Hand of our God -- We, as Spiritual Israelites, are not guaranteed earthly blessings or earthly protection, but we have a still higher guarantee, that whatever shall befall us, the Lord will overrule it for good. R3659:5

::Ezra 8:23::

Fasted and besought our God -- Could be applied in full measure to the spiritual Israelites for protection and help along the narrow way. R3659:6

Intreated of us -- The Lord assures us in advance that all such petitions are granted. R3659:6

::Ezra 8:25::

Weighed unto them -- Thus our Lord, for our journey to the heavenly kingdom, gives to everyone of his followers pounds and talents for which they must ultimately give account. R3660:1

Estimated at between two and three million dollars. R3659:3

Silver, and the gold -- The king furnished the money and gave the necessary authority. R3659:1

::Ezek 8:29::

And keep them -- An illustration of our need to watch over and keep the spiritual gifts and treasures committed to us. R3660:2

::Ezra 9:1::

Have not separated -- Similarly amongst Protestants, some, after having come out of Babylon's Roman Catholicism, become involved in worldly alliances, sects and parties properly termed Babylonish-Churchianity, contrary to the divine injunction. R3660:5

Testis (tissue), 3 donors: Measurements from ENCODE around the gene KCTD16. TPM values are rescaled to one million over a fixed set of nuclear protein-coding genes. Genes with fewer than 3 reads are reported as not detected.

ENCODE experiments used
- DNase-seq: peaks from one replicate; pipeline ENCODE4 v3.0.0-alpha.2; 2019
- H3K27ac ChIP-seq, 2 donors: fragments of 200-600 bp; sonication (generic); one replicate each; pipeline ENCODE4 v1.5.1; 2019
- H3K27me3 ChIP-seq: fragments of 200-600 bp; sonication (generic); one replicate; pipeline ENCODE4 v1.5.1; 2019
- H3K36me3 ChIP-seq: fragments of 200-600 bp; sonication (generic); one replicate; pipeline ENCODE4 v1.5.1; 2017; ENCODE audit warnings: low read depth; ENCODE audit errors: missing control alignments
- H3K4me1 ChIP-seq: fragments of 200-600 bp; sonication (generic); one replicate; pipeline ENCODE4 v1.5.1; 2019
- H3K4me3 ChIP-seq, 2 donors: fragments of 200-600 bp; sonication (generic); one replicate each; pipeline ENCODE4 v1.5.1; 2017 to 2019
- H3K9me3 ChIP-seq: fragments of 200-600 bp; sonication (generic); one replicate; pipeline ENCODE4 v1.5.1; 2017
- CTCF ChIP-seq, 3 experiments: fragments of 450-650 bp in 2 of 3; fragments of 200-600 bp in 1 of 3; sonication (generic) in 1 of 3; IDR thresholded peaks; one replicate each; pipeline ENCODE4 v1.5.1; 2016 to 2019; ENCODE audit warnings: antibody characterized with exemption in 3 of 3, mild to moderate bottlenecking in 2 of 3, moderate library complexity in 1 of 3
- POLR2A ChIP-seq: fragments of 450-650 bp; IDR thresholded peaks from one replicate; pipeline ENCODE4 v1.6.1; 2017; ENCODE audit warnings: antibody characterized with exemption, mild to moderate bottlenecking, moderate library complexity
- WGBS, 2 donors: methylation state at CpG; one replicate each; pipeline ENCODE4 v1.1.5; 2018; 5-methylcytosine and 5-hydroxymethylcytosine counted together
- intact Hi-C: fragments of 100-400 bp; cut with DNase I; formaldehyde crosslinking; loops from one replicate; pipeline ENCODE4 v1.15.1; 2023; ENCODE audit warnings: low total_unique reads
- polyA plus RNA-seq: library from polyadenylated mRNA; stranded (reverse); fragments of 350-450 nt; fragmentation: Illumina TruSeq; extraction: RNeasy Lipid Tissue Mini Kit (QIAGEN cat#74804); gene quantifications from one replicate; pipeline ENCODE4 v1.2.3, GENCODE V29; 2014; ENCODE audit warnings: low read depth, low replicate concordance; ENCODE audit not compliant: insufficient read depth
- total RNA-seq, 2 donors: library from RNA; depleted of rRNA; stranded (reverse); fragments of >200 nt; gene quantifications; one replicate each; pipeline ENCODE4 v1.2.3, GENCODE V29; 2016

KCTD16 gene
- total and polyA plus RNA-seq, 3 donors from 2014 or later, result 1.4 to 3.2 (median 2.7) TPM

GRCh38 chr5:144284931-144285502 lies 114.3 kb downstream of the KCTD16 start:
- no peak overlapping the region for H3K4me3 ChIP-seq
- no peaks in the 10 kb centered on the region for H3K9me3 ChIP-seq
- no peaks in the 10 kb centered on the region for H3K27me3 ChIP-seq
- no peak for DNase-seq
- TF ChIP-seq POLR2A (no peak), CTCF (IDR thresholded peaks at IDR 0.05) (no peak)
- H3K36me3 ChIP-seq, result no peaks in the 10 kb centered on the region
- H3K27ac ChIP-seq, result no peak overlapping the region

From the people -- The spiritual Israelite is directed to be not unequally yoked together with unbelievers in marriage, and to have as little as possible to do with the world in general. R3660:4

::Ezra 10:3::

Make a covenant -- Ezra magnified the Law, showing the people that their calamities were the result of a failure to keep the Law, and the proper course was to go back to the Law and seek to keep it inviolate. R3660:3

Put away all the wives -- Conformity to the divine Law would mean the breaking of family ties--the hard penalty for breaking the Law (for natural Israelites under the Law covenant only). R4912:1

This spirit has persisted amongst the Jews ever since, keeping that nation and people comparatively separate and distinct from all others. R3660:4

The spiritual Israelite is enjoined that if the unbelieving husband or wife remain, they should, if possible, live together in unity; but if the unbelieving one depart, let him depart (1

Cor. 7:13, 15). R3660:4

::Ezra 10:8::

Should be forfeited -- Ezra used more aggressive legal prosecutions while Nehemiah, in contrast, sought to awaken consciousness to God's Law so that each might act for himself, heartily unto the Lord. R2531:1

::Ezra 10:9::

For the great rain -- In contrast with Nehemiah, who chose pleasant seasons and accustomed occasions for gathering the people. R2531:1